by Jean-Guy Allard
In Miami itself, the local press – characterized by its blind cooperation with calls from law enforcement – has diverted public attention with a controversy over a cellphone, whose owner, Narces Benoit, was filming the savage police intervention that ended with the death of young Raymond Hérissé.
Apparently the murder of this son of a humble Haitian immigrant doesn’t interest anyone, including those holders of power in this city with their persistent traits of racial hate and segregation. According to YouTube, however, Narces Benoit’s video has been viewed 764,125 times.
Criticized for confiscating and destroying cameras and mobile phones after killing Hérissé during the hip-hop festival, Urban Beach Week, the municipal authorities of Miami Beach questioned Benoit’s testimony that said a police officer had aimed a gun at his head, handcuffed him and destroyed his mobile phone by kicking it.
The police detained the witness, an African American, not because he was filming, they said, but because he was “very similar” to the description of the suspect that was supposedly seen fleeing. This is a version of the story whose racist tones don’t escape anyone.
No report of the events in the local press mentions Hérissé’s death nearly as much as they have, with the help of the police, been encouraged to describe a criminal, with an emphasis that is more than suspicious. The court file resembles those of thousands of young African Americans in this city whose segregated neighborhoods are patrolled daily by SWAT teams with horrible reputations.
A few days after Hérissé’s death, the police announced that they “found” a gun “hidden” in his car, something very suspicious in a city where cases of “planted guns” have been cause for scandals in the past.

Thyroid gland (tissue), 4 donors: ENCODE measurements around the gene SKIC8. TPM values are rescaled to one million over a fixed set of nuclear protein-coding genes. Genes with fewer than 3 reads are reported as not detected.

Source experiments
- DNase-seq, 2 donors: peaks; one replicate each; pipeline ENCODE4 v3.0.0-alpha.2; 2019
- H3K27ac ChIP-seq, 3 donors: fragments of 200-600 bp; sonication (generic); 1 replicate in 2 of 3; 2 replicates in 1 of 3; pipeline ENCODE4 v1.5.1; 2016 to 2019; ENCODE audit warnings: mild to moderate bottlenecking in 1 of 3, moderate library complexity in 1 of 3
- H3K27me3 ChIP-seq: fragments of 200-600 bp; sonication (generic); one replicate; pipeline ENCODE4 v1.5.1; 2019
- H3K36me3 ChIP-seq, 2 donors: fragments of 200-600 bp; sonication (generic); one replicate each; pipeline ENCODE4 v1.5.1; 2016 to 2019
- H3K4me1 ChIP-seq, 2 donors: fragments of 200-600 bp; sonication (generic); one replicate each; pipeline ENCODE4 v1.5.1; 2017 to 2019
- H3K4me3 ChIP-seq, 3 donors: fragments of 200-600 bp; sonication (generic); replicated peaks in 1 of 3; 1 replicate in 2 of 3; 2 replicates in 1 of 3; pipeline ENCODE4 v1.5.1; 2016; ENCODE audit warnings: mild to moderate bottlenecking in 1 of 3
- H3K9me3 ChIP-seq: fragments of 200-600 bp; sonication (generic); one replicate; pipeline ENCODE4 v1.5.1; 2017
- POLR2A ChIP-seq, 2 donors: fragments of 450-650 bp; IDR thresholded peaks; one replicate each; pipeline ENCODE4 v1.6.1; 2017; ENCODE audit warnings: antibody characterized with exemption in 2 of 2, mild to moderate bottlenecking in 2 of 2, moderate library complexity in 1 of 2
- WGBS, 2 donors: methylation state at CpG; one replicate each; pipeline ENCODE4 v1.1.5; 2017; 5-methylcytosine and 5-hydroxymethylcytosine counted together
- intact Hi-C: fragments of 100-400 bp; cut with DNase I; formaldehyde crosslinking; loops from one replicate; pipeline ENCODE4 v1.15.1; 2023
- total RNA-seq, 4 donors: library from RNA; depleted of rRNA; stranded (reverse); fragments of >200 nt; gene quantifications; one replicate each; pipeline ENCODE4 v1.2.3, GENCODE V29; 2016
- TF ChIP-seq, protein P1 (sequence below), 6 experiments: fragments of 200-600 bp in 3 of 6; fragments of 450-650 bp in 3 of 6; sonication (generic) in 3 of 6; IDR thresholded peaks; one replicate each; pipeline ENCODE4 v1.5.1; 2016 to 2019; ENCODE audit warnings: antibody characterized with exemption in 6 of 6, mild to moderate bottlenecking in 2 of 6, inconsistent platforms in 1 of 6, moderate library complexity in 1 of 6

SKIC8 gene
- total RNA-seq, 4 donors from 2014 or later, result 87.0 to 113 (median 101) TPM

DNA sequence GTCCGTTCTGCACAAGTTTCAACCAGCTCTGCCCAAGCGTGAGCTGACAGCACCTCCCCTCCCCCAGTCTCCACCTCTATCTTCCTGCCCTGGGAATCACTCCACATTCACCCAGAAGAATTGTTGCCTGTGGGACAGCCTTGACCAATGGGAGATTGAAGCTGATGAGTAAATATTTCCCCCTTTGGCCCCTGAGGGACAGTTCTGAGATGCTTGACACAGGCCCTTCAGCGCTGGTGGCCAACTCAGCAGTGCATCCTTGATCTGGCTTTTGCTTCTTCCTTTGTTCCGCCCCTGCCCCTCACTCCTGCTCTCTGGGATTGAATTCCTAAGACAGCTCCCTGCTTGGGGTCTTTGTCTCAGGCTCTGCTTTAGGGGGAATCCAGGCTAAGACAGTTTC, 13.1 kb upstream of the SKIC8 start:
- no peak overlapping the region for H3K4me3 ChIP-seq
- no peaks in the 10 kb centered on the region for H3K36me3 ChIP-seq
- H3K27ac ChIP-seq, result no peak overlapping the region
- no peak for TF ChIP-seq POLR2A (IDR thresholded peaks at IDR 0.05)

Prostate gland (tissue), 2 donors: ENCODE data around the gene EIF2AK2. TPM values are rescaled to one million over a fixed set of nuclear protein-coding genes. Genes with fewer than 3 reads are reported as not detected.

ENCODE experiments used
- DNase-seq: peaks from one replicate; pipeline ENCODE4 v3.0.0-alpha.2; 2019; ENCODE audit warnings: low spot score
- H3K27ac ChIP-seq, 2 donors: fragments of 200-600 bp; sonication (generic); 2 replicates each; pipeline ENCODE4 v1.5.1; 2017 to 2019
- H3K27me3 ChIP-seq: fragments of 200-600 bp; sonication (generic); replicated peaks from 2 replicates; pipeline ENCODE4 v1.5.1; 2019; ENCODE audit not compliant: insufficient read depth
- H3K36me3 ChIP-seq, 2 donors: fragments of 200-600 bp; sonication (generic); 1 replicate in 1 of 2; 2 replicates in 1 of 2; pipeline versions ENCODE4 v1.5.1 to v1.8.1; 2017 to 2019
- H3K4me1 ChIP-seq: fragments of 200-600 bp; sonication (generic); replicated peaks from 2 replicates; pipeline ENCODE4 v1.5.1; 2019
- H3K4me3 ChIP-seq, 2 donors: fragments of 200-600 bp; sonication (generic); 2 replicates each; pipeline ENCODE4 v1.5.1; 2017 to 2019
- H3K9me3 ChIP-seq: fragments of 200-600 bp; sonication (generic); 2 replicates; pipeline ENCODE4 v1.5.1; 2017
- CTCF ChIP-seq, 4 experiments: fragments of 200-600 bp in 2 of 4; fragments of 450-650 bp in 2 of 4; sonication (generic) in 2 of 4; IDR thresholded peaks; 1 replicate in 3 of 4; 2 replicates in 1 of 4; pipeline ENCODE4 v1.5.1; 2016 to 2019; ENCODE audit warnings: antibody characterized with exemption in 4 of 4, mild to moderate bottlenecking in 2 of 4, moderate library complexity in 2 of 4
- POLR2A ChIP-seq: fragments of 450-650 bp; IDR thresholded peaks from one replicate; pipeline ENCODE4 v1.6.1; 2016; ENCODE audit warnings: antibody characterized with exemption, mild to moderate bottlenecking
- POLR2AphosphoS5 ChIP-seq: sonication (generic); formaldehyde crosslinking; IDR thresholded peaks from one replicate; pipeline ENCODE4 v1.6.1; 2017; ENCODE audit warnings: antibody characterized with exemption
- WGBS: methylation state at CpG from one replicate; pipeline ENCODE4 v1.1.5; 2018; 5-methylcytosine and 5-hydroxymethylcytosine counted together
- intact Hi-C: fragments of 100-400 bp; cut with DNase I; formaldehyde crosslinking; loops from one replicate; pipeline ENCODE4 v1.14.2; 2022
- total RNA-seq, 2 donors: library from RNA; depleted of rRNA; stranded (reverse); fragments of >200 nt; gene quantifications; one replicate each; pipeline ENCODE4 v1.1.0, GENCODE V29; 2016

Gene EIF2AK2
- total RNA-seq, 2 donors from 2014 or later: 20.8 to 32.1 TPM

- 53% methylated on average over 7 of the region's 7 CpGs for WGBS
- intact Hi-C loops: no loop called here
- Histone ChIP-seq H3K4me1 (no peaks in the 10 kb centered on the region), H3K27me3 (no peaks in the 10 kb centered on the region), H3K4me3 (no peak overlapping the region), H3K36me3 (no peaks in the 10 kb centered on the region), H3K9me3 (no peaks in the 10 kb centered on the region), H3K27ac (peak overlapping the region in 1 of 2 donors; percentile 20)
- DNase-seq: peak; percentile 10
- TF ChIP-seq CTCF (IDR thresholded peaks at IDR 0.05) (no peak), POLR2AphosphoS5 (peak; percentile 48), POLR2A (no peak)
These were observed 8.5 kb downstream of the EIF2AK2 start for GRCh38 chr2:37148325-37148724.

Hérissé was shot after crashing his Hyundai into a police barricade during the popular event that attracts thousands of hip-hop fans annually, most of whom are African American. According to the Westside Gazette, a Black newspaper, “Eight Miami Beach and four Hialeah policemen sprinted to the car, then they planted their feet firmly on the ground, bent their knees as if at a firing range and shot over 100 bullets into Hérissé, execution style; four bystanders were also shot.”
Six youths from segregated neighborhoods in Miami have become victims of fatal police shootings within the last 10 months, without even one investigation report having been filed or one police officer accused even of criminal negligence.
In the meantime, the “big” press agencies maintain an alarming silence around this scandalous event, demonstrating that, in the country that continuously accuses the nations it attacks of violating human rights, skin color alone justifies a death sentence.
This story first appeared in English in Watching America, which translates foreign news stories. It was translated by Natasha Mann and edited by Andrew Schmidt. The original story, in Spanish, was published in ArgenPress, Argentina. Bay View staff contributed to the story.
According to CNN, Narces Benoit filmed the officers shooting at Raymond Hérissé, 22, more than 100 times, for driving recklessly. After the shooting an officer saw Benoit recording the incident, chased him down, handcuffed him, piled him and his girlfriend, Ericka Davis, into the back of a police car, smashed the phone and tossed it back to him. Benoit then slipped the memory card out of the phone and into his mouth.